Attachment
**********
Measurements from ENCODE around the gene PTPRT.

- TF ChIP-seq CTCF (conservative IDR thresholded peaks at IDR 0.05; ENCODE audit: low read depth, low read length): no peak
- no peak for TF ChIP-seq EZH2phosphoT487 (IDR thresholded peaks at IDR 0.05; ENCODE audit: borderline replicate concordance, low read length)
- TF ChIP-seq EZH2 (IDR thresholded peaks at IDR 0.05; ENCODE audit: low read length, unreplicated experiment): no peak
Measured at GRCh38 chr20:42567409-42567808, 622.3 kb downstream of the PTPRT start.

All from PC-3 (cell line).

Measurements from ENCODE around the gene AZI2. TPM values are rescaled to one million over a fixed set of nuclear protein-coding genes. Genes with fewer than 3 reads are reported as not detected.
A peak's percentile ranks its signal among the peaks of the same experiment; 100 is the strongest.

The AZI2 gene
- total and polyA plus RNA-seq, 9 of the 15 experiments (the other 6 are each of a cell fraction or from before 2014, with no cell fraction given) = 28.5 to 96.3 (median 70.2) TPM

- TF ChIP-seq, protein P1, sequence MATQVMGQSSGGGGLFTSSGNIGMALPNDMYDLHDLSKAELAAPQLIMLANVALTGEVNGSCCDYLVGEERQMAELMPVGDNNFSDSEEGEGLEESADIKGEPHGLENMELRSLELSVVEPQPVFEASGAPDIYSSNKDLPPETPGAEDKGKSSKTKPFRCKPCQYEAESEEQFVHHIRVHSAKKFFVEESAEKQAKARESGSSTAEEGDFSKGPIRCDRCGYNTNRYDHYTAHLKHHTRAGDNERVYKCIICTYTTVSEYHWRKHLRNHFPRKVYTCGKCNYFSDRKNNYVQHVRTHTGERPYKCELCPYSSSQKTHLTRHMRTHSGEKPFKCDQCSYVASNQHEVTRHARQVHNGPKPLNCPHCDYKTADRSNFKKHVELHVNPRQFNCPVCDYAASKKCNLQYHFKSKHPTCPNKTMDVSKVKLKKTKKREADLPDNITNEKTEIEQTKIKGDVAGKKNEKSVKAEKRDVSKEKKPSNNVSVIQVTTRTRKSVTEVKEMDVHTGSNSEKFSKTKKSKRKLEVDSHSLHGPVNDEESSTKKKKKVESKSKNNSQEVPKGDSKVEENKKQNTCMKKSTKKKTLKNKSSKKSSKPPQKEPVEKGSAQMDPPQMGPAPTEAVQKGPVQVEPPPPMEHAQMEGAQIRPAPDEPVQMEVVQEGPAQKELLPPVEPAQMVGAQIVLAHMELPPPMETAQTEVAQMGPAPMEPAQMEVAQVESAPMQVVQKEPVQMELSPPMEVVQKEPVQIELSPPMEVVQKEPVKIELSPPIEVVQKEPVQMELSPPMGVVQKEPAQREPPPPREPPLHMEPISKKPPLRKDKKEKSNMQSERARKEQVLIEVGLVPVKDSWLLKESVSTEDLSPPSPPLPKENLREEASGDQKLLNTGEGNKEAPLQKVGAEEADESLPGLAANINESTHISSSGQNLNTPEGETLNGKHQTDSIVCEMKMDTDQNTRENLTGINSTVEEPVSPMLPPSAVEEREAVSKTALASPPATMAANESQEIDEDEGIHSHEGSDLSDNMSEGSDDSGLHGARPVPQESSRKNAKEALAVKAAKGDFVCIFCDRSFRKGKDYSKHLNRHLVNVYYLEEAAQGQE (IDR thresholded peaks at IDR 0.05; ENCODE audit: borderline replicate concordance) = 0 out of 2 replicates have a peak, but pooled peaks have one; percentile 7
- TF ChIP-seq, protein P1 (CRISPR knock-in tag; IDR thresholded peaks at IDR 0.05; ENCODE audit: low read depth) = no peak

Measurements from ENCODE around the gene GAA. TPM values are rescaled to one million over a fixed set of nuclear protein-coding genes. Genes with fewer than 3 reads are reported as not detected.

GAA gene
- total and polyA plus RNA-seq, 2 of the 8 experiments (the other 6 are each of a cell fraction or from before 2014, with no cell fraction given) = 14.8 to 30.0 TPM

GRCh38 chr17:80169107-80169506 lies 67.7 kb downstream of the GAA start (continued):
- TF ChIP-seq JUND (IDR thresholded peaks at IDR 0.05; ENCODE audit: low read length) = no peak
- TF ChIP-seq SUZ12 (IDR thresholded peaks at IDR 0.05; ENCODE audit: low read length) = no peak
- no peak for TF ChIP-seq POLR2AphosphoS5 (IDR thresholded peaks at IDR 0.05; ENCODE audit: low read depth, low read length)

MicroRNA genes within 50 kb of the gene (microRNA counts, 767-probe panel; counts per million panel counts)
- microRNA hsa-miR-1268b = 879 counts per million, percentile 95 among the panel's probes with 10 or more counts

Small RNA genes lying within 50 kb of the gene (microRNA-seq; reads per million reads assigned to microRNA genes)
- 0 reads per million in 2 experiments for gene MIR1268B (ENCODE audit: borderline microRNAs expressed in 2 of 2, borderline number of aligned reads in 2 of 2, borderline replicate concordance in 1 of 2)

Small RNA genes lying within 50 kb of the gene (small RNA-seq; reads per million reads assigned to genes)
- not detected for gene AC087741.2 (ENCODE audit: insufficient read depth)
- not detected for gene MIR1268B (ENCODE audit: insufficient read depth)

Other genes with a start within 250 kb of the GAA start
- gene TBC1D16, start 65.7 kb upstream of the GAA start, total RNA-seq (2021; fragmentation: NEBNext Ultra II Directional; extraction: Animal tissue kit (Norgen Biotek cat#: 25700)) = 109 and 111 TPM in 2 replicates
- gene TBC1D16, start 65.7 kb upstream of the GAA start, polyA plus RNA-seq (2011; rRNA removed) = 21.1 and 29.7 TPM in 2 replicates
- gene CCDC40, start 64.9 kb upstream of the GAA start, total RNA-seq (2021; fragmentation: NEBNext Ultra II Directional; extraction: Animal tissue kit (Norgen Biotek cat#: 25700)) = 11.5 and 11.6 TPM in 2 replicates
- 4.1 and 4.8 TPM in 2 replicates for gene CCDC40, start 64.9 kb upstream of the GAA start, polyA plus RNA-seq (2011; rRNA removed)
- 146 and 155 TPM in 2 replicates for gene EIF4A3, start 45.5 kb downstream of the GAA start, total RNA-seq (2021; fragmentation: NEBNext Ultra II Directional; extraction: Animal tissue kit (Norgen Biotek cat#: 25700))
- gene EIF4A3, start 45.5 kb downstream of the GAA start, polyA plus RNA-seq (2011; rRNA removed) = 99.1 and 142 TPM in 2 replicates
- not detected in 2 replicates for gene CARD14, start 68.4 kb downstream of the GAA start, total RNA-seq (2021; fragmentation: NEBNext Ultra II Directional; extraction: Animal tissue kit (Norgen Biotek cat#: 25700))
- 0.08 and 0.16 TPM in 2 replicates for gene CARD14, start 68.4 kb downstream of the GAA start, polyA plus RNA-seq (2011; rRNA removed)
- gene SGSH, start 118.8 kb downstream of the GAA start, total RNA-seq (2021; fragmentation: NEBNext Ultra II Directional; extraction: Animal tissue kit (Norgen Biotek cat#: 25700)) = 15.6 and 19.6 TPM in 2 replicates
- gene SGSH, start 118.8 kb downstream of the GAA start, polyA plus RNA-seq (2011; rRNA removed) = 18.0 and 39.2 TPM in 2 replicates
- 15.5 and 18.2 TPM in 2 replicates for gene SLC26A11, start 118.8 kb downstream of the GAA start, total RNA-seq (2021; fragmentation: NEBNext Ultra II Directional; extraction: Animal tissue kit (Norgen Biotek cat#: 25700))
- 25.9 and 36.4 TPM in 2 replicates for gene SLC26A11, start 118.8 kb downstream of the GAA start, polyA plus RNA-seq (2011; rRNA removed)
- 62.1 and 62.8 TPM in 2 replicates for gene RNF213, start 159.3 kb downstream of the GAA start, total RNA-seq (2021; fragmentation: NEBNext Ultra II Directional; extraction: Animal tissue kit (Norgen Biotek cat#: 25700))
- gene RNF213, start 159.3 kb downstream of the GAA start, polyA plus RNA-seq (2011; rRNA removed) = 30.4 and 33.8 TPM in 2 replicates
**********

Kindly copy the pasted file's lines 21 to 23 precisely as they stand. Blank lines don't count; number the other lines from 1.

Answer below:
- microRNA hsa-miR-1268b = 879 counts per million, percentile 95 among the panel's probes with 10 or more counts

Small RNA genes lying within 50 kb of the gene (microRNA-seq; reads per million reads assigned to microRNA genes)
- 0 reads per million in 2 experiments for gene MIR1268B (ENCODE audit: borderline microRNAs expressed in 2 of 2, borderline number of aligned reads in 2 of 2, borderline replicate concordance in 1 of 2)